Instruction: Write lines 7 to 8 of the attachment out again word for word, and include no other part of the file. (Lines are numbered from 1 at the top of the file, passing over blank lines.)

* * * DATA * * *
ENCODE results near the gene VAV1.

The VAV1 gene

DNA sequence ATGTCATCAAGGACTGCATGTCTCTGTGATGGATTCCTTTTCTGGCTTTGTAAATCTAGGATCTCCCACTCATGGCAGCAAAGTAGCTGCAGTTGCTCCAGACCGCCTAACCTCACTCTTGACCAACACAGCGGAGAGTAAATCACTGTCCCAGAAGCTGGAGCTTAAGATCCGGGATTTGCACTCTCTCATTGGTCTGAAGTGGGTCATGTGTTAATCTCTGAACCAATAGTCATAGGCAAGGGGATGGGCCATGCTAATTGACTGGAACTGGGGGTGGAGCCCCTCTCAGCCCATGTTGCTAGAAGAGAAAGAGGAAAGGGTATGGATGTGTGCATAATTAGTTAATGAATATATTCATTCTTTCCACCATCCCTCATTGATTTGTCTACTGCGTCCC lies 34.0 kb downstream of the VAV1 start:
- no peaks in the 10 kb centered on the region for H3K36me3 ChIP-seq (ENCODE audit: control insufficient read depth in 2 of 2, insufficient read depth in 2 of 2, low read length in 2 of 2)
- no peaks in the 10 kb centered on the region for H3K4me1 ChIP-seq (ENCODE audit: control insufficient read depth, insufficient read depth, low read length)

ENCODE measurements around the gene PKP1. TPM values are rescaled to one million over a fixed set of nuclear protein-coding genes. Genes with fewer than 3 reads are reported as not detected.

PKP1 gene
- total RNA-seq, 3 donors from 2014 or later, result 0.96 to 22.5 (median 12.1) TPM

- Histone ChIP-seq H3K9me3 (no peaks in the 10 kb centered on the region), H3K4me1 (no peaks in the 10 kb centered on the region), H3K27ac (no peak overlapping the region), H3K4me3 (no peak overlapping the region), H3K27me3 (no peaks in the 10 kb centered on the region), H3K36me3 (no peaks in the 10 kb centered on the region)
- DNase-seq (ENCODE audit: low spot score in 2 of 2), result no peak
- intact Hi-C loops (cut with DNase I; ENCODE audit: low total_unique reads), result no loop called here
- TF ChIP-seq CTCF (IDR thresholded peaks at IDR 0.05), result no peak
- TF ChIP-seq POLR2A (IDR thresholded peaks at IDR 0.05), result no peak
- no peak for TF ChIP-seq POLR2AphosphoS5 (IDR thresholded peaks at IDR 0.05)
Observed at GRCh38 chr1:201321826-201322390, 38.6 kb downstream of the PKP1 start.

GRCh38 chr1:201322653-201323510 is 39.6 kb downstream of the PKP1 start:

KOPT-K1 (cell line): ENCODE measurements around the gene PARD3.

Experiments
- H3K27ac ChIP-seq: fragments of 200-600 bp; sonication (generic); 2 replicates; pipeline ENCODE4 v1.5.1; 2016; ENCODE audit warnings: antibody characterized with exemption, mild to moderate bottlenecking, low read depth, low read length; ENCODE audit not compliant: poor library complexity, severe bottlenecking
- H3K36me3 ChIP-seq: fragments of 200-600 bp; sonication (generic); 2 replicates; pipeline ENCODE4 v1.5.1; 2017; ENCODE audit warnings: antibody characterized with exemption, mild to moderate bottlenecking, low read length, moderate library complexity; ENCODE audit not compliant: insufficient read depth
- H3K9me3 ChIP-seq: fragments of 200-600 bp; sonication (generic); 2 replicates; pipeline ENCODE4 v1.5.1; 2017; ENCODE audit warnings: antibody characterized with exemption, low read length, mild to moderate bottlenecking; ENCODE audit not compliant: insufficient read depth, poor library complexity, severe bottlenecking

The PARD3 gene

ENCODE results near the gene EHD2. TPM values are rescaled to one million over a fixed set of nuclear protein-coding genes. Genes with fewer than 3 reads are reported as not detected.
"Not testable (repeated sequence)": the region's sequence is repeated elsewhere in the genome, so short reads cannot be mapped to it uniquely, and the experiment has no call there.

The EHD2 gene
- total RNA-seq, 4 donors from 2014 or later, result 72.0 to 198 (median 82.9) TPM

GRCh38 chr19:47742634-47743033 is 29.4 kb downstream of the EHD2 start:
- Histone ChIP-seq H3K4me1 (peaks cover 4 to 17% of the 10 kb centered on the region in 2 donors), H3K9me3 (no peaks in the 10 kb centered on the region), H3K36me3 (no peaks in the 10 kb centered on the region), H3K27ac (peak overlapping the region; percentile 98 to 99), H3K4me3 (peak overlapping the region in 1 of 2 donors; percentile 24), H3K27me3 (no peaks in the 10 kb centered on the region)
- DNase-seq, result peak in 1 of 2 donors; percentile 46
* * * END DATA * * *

PKP1 gene
- total RNA-seq, 3 donors from 2014 or later, result 0.96 to 22.5 (median 12.1) TPM